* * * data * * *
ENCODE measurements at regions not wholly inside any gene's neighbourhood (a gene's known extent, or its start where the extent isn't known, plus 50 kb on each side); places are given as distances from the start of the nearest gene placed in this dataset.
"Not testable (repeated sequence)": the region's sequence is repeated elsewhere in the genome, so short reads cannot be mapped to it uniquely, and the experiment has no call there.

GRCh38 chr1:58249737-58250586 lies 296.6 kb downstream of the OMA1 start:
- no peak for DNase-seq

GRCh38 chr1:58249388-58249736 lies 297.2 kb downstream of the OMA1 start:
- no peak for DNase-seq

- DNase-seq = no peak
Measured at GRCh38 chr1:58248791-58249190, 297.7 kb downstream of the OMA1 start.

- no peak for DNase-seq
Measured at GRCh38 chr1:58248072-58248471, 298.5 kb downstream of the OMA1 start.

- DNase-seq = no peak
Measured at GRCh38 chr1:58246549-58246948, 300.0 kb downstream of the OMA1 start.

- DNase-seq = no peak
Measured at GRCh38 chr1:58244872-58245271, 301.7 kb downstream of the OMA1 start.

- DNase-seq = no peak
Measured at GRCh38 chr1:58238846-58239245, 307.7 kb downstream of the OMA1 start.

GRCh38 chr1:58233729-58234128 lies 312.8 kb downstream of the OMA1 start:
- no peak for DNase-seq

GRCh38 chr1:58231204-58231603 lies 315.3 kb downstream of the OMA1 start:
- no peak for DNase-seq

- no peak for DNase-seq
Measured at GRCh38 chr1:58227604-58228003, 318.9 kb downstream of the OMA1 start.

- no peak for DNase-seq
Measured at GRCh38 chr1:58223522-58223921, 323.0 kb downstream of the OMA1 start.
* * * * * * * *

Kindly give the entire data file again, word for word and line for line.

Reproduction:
ENCODE measurements at regions not wholly inside any gene's neighbourhood (a gene's known extent, or its start where the extent isn't known, plus 50 kb on each side); places are given as distances from the start of the nearest gene placed in this dataset.
"Not testable (repeated sequence)": the region's sequence is repeated elsewhere in the genome, so short reads cannot be mapped to it uniquely, and the experiment has no call there.

GRCh38 chr1:58249737-58250586 lies 296.6 kb downstream of the OMA1 start:
- no peak for DNase-seq

GRCh38 chr1:58249388-58249736 lies 297.2 kb downstream of the OMA1 start:
- no peak for DNase-seq

- DNase-seq = no peak
Measured at GRCh38 chr1:58248791-58249190, 297.7 kb downstream of the OMA1 start.

- no peak for DNase-seq
Measured at GRCh38 chr1:58248072-58248471, 298.5 kb downstream of the OMA1 start.

- DNase-seq = no peak
Measured at GRCh38 chr1:58246549-58246948, 300.0 kb downstream of the OMA1 start.

- DNase-seq = no peak
Measured at GRCh38 chr1:58244872-58245271, 301.7 kb downstream of the OMA1 start.

- DNase-seq = no peak
Measured at GRCh38 chr1:58238846-58239245, 307.7 kb downstream of the OMA1 start.

GRCh38 chr1:58233729-58234128 lies 312.8 kb downstream of the OMA1 start:
- no peak for DNase-seq

GRCh38 chr1:58231204-58231603 lies 315.3 kb downstream of the OMA1 start:
- no peak for DNase-seq

- no peak for DNase-seq
Measured at GRCh38 chr1:58227604-58228003, 318.9 kb downstream of the OMA1 start.

- no peak for DNase-seq
Measured at GRCh38 chr1:58223522-58223921, 323.0 kb downstream of the OMA1 start.